• A Corrigendum to this article was published on 14 February 2018

This article has been updated


Malaria is among the most serious infectious diseases affecting humans, accounting for approximately half a million deaths each year1. Plasmodium falciparum causes most life-threatening cases of malaria. Acquired immunity to malaria is inefficient, even after repeated exposure to P. falciparum2, but the immune regulatory mechanisms used by P. falciparum remain largely unknown. Here we show that P. falciparum uses immune inhibitory receptors to achieve immune evasion. RIFIN proteins are products of a polymorphic multigene family comprising approximately 150–200 genes per parasite genome3 that are expressed on the surface of infected erythrocytes. We found that a subset of RIFINs binds to either leucocyte immunoglobulin-like receptor B1 (LILRB1) or leucocyte-associated immunoglobulin-like receptor 1 (LAIR1). LILRB1-binding RIFINs inhibit activation of LILRB1-expressing B cells and natural killer (NK) cells. Furthermore, P. falciparum-infected erythrocytes isolated from patients with severe malaria were more likely to interact with LILRB1 than erythrocytes from patients with non-severe malaria, although an extended study with larger sample sizes is required to confirm this finding. Our results suggest that P. falciparum has acquired multiple RIFINs to evade the host immune system by targeting immune inhibitory receptors.

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Change history

  • 14 February 2018

    Change history: Please see accompanying Corrigendum (http://doi.org/10.1038/nature25498). In Extended Data Fig. 1, the flow cytometry panel showing uninfected erythrocytes stained with LILRB5-Fc was inadvertently duplicated


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We thank T. Mitamura for discussions, K. Saito for mass spectrometry analysis, M. Matsumoto and S. Matsuoka for technical assistance, the Thai and Tanzanian donors and the Japanese Red Cross Society for providing human erythrocytes and human plasma. This work was partly supported by the Japanese Initiative for Progress of Research on Infectious Disease for Global Epidemic from the Japan Agency for Medical Research and Development (AMED) (H.A.), the Platform Project for Supporting Drug Discovery and Life Science Research from AMED (J.T.), JSPS KAKENHI grant numbers JP16K08839 (K.H.), JP16H05195 (T.Su.), JP15K08531 (M.K.), MEXT KAKENHI grant numbers JP26117714 (H.A.), JP23117008 (T.T.), JP24115005 (H.A.), the Senri Life Science Foundation (K.H.), the Kato Memorial Bioscience Foundation (K.H.), the Danish Council for Independent Research grants 1333-00220 (C.W.W.) and 4004-00624B (T.L.), The Lundbeck Foundation (T.L.) and the United States National Institutes of Health (NIH R01HL130678, T.L.). F.S was supported by the Taniguchi Memorial Fellowship program.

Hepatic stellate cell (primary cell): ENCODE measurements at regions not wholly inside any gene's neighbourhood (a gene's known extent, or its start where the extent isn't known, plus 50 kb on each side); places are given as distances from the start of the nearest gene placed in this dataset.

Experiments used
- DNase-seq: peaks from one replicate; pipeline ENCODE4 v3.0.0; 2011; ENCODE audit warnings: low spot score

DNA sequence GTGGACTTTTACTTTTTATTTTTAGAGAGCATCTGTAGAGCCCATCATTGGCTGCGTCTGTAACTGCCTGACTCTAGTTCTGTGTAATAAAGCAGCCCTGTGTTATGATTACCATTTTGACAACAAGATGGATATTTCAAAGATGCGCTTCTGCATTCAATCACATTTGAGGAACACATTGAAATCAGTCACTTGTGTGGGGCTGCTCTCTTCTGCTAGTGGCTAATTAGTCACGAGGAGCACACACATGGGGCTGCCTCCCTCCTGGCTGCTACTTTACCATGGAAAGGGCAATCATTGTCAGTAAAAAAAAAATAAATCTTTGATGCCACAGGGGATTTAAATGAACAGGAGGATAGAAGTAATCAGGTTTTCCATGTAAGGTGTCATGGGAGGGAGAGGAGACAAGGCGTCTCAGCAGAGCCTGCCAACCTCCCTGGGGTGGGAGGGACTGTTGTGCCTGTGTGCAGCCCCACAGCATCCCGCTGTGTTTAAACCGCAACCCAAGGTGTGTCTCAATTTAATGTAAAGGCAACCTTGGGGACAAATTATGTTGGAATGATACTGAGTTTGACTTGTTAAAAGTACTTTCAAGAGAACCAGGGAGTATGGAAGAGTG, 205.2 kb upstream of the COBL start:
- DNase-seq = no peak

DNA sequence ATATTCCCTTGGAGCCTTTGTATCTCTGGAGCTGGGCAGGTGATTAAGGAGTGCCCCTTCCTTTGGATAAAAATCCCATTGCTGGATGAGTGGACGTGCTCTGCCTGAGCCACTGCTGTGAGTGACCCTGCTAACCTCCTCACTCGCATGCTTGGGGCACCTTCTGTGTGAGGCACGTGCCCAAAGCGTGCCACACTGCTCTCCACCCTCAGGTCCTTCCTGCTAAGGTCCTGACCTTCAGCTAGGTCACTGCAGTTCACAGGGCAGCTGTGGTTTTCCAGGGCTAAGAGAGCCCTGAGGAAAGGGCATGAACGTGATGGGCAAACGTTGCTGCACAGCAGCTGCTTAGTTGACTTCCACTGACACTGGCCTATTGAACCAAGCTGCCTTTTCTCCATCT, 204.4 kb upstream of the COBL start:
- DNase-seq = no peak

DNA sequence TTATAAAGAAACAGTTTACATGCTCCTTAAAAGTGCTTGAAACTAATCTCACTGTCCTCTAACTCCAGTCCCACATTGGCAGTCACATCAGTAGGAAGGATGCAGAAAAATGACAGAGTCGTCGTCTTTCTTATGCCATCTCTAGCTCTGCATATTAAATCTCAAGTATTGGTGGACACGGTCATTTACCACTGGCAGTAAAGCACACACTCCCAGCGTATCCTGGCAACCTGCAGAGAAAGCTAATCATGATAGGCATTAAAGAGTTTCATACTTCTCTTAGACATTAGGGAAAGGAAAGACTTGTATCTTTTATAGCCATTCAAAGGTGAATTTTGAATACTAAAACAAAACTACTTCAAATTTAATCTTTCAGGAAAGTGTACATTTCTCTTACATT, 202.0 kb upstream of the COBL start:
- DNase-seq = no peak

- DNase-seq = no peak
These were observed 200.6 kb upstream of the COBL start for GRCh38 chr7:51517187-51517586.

Author information

Author notes

    • Takeshi Satoh

    Present address: Division of Systems Immunology, Institute of Medical Science, The University of Tokyo, Minato-ku, Tokyo, 108-8639, Japan.

    • Fumiji Saito
    •  & Kouyuki Hirayasu

    These authors contributed equally to this work.


  1. Department of Immunochemistry, Research Institute for Microbial Diseases, Osaka University, Suita, Osaka 565-0871, Japan

    • Fumiji Saito
    • , Takeshi Satoh
    • , Masako Kohyama
    • , Tadahiro Suenaga
    •  & Hisashi Arase
  2. Laboratory of Immunochemistry, WPI Immunology Frontier Research Centre, Osaka University, Suita, Osaka 565-0871, Japan

    • Kouyuki Hirayasu
    • , Kyoko Shida
    • , Masako Kohyama
    • , Tadahiro Suenaga
    •  & Hisashi Arase
  3. Centre for Medical Parasitology, Department of Immunology and Microbiology, University of Copenhagen, Copenhagen, Denmark